Governments come, go and are supplanted. Ministers come, go and are replaced.
For a professional, apolitical public service, managing a change in government or ministers can be a … challenge.
Established relationships are torn asunder. Patterns of behaviour between ministers and departments, which had been stable and efficient, are broken.
Now comes the challenge of managing an unsettled and fraught environment. To start the relationship well and keep it positive and real, we draw on the ideas of public value, operational constraints and the “authorising” environment.
These were concepts first conjoined by Professor Mark Moore of Harvard University. He defined public value as the merit of a particular policy or program initiative. For public value to be realised, the operating constraints — available resources, funds, systems, technology — must be non-binding and enable the particular initiative to be delivered.
Moore formalised the relationship between public value and the authorising environment — the “collective, political aspirations” of those who have an abiding interest. Both have to be aligned. If not, if the authorising environment is hostile to a particular initiative, then the prospects for realising an initiative that generates public value are slight indeed.
With a change in government or ministers, understand that the authorising environment has fundamentally shifted. And public servants, yet again, have to demonstrate their worth as most trusted adviser and confidant.
Therefore bear a few things in mind.
First, governments and ministers deserve frank and fearless advice. The fact that they do not always ask does not mean they have no need for expert advice.
That said, however, here comes the fine print.“… newly appointed ministers come with their own views; invariably they have their own networks, ideas and opinions.”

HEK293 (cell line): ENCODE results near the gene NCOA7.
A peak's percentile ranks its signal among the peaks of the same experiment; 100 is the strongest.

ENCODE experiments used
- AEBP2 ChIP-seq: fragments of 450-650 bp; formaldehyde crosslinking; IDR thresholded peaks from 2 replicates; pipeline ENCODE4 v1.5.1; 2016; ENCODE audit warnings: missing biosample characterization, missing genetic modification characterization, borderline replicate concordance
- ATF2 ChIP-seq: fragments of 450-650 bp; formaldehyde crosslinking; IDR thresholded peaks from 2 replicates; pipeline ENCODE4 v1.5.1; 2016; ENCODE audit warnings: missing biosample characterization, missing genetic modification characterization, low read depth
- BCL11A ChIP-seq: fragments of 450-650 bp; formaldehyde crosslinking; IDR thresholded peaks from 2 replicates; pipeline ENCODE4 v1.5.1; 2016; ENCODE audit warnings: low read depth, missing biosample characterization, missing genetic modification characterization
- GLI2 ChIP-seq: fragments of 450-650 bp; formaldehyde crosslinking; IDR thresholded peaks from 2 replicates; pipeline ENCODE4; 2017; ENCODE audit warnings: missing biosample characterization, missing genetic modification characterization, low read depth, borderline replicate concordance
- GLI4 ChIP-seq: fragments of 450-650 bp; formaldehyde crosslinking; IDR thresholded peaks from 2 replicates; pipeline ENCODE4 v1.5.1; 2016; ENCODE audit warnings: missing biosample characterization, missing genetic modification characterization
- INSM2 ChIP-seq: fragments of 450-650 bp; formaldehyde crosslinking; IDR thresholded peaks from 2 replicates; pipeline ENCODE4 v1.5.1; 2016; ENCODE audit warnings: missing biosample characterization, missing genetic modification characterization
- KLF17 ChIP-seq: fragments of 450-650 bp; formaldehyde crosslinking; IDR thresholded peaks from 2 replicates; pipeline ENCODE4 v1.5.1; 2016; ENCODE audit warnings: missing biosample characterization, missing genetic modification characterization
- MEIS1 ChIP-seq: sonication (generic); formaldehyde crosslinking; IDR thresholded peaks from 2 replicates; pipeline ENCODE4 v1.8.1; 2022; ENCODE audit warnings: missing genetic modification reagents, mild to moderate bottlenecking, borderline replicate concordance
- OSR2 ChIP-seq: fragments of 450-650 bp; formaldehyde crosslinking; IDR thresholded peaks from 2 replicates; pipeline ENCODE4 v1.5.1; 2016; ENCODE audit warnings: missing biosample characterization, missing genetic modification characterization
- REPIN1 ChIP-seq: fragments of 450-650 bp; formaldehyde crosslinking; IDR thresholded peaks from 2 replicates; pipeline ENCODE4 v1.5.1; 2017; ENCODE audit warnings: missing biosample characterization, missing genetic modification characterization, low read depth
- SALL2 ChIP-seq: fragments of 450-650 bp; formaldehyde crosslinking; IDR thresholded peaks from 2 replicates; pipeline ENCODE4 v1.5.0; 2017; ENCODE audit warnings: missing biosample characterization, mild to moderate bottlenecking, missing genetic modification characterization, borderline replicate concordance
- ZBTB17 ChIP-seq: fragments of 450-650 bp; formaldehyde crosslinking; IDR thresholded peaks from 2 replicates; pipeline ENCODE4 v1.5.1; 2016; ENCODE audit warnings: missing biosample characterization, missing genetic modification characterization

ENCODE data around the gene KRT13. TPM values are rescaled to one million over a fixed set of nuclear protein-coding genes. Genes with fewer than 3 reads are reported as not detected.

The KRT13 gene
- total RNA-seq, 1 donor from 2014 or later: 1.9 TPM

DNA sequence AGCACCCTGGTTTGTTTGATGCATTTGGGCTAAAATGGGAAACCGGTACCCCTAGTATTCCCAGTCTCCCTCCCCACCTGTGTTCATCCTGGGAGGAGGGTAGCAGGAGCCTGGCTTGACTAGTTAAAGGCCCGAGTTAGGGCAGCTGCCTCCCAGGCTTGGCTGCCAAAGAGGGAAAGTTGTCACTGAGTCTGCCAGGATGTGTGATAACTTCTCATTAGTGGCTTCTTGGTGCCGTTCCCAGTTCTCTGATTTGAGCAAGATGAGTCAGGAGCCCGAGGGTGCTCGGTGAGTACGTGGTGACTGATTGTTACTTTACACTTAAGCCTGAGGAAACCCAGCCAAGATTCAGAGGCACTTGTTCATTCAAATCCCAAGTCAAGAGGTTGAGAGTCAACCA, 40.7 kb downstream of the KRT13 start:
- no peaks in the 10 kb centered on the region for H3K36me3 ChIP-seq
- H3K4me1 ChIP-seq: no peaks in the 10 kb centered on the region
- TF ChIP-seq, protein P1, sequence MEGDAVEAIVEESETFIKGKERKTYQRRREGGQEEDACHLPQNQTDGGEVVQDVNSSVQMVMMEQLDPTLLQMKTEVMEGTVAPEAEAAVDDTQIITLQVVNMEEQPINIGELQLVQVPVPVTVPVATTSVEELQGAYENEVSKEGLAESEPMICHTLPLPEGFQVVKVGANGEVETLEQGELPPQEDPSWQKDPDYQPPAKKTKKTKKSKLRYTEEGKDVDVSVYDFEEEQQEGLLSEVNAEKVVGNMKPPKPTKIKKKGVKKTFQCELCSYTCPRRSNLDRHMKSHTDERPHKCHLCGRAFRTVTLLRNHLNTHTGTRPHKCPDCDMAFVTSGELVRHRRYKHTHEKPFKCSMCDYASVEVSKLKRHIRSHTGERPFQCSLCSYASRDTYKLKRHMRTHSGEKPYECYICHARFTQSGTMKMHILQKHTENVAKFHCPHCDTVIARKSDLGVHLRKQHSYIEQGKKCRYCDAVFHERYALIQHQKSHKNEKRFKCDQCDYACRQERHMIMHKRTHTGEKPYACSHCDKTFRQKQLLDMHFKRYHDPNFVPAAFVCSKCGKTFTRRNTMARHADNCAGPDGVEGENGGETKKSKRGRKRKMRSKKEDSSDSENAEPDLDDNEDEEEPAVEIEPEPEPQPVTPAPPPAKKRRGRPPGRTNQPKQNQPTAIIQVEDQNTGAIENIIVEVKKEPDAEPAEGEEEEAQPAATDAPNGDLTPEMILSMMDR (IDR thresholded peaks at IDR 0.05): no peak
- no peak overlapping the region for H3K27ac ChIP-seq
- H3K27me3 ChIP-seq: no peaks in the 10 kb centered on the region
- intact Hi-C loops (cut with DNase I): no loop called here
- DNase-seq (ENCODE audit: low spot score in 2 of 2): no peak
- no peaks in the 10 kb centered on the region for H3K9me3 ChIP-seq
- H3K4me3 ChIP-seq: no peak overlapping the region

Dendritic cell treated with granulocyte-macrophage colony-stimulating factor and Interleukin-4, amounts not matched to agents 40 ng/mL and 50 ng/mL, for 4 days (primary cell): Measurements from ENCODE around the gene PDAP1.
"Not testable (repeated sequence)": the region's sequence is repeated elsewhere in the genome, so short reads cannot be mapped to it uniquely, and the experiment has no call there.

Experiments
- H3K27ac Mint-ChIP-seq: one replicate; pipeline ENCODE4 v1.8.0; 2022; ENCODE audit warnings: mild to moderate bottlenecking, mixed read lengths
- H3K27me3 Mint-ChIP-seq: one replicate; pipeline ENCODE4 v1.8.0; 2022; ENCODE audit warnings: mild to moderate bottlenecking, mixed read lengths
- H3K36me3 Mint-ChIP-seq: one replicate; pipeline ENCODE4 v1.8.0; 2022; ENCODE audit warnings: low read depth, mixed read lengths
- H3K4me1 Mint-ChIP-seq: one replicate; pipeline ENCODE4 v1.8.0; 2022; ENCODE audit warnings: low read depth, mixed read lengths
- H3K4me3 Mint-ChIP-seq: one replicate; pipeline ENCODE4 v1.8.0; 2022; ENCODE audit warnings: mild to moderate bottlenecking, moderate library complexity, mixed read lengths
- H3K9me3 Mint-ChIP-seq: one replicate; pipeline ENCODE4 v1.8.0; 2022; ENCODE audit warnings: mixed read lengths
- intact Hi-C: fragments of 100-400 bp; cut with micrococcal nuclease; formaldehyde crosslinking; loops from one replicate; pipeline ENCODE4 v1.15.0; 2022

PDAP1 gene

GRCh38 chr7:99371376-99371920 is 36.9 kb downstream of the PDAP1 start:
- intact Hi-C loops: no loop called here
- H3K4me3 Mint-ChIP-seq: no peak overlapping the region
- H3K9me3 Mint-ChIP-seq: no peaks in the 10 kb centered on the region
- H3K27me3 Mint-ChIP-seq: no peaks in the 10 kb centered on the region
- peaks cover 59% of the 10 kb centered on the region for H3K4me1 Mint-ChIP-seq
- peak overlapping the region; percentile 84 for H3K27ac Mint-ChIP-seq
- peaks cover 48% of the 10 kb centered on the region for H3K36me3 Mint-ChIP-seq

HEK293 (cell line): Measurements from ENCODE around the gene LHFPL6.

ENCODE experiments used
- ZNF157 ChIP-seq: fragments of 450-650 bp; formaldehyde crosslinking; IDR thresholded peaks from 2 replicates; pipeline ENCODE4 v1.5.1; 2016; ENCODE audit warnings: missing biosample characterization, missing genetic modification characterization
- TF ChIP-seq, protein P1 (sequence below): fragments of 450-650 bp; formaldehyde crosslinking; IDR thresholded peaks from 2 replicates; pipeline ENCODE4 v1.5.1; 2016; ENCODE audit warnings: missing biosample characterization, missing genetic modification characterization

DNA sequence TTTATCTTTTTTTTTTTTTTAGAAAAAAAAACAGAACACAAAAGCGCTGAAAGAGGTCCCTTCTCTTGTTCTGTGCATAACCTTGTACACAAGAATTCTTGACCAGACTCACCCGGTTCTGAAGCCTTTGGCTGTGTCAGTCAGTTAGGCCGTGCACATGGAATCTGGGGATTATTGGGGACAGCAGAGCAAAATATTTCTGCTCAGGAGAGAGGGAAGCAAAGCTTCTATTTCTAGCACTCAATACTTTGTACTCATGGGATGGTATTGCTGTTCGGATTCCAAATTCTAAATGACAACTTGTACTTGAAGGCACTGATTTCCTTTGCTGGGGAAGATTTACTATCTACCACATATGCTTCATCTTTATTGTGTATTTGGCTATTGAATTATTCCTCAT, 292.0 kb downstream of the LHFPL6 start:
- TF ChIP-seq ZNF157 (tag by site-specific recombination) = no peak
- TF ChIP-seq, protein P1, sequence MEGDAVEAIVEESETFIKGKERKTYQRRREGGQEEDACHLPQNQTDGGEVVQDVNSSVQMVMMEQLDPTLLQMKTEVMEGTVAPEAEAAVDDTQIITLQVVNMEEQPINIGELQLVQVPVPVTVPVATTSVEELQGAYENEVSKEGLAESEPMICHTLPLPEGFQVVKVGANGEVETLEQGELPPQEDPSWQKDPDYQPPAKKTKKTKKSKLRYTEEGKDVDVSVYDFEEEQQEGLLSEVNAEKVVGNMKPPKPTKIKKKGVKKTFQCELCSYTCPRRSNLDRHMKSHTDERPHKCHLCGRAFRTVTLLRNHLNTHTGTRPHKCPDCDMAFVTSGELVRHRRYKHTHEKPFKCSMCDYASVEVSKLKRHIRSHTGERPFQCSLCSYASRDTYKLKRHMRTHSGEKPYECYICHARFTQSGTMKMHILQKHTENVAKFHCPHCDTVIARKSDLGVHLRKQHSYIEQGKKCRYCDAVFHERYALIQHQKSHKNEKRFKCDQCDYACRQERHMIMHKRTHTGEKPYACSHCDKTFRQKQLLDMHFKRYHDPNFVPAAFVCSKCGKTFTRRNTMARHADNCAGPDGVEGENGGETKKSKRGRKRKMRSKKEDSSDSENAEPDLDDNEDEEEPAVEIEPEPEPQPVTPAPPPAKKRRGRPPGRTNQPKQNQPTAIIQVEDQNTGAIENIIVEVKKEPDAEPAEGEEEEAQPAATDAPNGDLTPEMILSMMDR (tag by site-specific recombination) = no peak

The second point to remember is that newly appointed ministers come with their own views; invariably they have their own networks, ideas and opinions. And while all newly elected governments come to office with commitments and slogans in hand, some come laden with policies.
Overnight, the advice provided by departments must align with these new commitments. This requires careful thinking and steady advice: commitments are to be transformed into policies, and policies into plans for implementation. The established order of things must be revised.
Third, focus on solutions not problems. Some commitments may be difficult to implement immediately. How are solutions to be delivered? How are they to be sequenced and staged?
Fourth, new ministers and governments bring to their work a different world view. The prism through which they see the world and process information is different. Is your new minister an ideologue? A pragmatist? A wheeler-dealer who was raised up by the political machine? How do they process information? What interests and engages them? What do they want to achieve? What are they passionate about?
Fifth, new ministers mean new advisers, some of whom will be experienced, intelligent and competent. Departments must quickly and authoritatively establish proper boundaries and effective relationships.
Finally — and this applies in spades when a government changes — in the materials you provide, be sensitive to the desire of the new minister to champion the policies, ideas and approach of the new government. In the eyes of the newly elected, there is nothing deader than the policies and initiatives of a defeated government, no matter their merits. What is to be binned, quarantined, renamed, relaunched?
To manage the change of government is always a tricky business, but to do it peacefully, calmly and efficiently reflects well on us, our democracy and our culture of government.
The king is dead! Long live the queen!